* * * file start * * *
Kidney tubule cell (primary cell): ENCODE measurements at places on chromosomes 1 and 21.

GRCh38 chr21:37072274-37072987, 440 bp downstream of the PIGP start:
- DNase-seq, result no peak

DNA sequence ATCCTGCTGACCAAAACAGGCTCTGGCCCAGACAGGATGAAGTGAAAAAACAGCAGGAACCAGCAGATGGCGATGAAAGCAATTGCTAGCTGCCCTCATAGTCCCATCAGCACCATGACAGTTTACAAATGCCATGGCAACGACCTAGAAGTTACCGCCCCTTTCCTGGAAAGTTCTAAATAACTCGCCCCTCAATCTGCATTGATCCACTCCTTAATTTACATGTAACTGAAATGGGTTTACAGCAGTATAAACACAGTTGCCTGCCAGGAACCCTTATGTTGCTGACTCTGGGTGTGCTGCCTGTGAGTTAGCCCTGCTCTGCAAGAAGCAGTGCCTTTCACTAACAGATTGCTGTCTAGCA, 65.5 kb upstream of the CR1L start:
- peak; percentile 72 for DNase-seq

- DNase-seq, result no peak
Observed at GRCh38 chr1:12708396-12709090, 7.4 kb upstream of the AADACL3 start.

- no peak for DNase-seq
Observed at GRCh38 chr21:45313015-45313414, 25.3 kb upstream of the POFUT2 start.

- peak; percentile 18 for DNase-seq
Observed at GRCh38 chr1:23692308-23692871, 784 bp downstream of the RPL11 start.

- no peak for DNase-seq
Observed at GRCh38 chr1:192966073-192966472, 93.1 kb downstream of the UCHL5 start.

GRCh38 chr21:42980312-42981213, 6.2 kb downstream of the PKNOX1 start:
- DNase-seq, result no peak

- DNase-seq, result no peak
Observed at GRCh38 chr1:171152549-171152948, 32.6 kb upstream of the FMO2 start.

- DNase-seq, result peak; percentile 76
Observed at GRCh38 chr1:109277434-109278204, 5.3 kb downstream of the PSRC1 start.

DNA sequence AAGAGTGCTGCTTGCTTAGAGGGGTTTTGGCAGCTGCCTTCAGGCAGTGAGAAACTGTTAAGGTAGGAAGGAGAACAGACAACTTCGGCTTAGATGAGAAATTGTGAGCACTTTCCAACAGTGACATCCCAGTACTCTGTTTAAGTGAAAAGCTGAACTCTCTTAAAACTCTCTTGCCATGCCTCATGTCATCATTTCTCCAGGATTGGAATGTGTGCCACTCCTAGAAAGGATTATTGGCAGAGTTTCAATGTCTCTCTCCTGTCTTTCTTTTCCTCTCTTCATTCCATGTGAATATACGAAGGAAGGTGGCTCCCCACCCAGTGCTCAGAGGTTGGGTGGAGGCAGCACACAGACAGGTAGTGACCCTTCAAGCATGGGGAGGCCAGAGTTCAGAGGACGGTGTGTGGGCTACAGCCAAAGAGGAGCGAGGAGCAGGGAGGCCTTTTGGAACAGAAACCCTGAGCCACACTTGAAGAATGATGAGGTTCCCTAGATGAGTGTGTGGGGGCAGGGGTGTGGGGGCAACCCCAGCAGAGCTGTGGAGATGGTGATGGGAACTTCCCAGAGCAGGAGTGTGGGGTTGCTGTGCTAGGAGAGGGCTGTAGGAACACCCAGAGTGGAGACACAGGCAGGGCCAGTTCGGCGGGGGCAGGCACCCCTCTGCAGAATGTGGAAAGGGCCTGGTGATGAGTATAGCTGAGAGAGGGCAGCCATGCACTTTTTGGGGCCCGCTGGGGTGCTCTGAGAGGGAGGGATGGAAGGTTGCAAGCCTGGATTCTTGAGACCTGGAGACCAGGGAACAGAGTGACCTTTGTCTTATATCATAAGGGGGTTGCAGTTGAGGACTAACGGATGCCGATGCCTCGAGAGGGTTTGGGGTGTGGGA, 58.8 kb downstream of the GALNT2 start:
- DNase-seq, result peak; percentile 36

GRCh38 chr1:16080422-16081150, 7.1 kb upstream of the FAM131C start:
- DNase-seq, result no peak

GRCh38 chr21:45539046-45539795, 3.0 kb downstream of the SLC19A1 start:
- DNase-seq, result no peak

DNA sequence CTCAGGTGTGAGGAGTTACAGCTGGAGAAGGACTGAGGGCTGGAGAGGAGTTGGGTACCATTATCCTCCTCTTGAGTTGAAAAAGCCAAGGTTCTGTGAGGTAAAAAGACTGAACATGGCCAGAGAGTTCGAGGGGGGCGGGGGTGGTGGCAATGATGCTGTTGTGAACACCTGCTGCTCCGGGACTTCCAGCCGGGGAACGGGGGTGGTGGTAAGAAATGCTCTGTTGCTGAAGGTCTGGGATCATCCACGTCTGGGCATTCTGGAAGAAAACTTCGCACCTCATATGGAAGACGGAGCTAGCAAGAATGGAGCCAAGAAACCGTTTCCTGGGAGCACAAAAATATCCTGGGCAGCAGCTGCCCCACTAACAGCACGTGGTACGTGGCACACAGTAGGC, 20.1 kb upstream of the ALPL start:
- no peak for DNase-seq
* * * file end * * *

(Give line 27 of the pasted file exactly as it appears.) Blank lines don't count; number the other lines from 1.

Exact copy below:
- no peak for DNase-seq